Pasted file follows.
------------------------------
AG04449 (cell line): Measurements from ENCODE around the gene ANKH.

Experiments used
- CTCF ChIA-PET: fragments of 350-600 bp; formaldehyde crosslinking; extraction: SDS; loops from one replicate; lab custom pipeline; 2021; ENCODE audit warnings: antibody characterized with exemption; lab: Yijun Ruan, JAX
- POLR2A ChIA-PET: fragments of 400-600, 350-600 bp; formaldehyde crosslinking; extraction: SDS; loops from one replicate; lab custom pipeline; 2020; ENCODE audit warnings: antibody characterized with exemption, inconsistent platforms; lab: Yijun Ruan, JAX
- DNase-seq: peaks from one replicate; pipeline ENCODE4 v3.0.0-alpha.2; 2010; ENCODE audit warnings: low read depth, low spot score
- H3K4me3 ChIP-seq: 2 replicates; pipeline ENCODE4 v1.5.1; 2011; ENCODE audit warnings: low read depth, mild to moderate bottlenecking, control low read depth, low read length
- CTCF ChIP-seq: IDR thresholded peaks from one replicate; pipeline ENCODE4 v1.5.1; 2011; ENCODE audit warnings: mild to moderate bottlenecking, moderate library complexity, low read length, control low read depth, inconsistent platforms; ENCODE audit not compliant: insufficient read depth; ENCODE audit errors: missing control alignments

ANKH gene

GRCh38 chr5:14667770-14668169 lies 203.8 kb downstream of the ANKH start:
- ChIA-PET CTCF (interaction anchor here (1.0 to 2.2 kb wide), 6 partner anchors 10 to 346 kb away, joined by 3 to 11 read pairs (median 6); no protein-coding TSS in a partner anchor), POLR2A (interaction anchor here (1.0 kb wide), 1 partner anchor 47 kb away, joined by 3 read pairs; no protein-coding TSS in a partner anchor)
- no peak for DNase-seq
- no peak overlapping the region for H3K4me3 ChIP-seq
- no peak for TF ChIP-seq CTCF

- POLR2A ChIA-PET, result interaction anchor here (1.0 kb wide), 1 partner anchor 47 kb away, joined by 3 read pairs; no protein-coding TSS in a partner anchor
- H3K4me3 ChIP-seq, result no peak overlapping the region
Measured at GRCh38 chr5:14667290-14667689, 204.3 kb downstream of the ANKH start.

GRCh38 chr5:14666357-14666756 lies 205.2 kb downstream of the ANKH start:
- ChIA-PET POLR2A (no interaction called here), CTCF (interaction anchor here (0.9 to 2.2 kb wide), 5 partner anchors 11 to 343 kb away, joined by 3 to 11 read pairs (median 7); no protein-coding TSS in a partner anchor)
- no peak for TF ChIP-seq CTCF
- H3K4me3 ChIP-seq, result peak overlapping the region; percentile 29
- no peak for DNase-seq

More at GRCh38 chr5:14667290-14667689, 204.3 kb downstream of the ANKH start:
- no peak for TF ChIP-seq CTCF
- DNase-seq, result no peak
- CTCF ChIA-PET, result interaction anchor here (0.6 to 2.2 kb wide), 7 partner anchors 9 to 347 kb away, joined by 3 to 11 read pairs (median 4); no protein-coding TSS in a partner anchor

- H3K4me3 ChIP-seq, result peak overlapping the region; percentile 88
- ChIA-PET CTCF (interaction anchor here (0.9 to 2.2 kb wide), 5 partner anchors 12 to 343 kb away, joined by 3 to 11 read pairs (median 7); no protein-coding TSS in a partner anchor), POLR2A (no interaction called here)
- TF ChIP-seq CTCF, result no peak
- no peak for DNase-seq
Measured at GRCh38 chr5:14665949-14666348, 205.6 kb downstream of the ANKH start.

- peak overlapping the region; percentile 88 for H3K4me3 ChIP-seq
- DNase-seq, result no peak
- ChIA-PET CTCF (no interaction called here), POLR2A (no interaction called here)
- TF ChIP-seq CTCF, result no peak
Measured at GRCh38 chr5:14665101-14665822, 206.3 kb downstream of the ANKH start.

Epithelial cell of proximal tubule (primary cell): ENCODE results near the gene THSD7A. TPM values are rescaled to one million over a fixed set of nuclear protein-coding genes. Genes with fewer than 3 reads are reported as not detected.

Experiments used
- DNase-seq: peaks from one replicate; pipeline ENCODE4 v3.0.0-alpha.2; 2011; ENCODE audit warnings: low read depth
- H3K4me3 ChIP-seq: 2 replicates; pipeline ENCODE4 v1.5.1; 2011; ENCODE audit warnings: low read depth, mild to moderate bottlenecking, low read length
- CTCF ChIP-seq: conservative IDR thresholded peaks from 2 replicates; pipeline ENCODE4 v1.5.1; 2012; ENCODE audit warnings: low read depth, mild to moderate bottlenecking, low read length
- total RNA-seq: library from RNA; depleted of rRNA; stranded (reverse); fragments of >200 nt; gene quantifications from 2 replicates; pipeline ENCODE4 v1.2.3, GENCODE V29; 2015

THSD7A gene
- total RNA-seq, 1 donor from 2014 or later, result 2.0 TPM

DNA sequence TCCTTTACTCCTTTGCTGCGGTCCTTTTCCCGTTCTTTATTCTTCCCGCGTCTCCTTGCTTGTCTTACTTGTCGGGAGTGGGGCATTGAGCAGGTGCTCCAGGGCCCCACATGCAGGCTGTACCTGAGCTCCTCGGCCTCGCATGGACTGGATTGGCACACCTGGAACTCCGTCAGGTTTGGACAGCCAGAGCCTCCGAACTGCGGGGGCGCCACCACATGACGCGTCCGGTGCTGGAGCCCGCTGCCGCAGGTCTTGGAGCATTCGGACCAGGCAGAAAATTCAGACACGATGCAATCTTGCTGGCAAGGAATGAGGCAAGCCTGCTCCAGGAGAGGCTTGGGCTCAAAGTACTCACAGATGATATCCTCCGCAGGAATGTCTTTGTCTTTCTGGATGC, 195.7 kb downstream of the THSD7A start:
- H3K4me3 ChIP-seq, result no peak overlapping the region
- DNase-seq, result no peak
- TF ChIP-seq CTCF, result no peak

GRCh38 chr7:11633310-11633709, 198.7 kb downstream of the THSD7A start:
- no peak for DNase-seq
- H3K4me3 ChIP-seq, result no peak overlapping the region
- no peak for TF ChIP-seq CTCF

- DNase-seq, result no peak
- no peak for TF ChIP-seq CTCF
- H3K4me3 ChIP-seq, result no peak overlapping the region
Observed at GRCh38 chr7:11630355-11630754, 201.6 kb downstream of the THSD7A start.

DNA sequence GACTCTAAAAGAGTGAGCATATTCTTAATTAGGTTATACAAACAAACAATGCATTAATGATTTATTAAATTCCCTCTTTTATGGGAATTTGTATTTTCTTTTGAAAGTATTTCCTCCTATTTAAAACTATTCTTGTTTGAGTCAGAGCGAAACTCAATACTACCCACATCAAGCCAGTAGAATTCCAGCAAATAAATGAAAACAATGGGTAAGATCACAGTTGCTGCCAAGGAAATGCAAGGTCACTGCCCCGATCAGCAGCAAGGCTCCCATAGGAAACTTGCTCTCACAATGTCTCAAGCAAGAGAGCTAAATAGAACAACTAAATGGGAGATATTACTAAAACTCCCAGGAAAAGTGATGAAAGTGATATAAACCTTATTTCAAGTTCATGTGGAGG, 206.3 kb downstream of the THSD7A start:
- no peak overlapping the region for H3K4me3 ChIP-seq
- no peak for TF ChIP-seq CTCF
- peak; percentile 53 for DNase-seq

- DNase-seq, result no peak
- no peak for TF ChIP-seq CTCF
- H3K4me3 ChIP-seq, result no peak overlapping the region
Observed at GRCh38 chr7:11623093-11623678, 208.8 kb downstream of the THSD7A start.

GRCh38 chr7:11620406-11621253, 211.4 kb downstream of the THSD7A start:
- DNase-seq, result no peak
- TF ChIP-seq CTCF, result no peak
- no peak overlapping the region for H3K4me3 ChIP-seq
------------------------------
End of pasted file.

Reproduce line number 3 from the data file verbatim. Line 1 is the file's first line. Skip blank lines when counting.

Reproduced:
- CTCF ChIA-PET: fragments of 350-600 bp; formaldehyde crosslinking; extraction: SDS; loops from one replicate; lab custom pipeline; 2021; ENCODE audit warnings: antibody characterized with exemption; lab: Yijun Ruan, JAX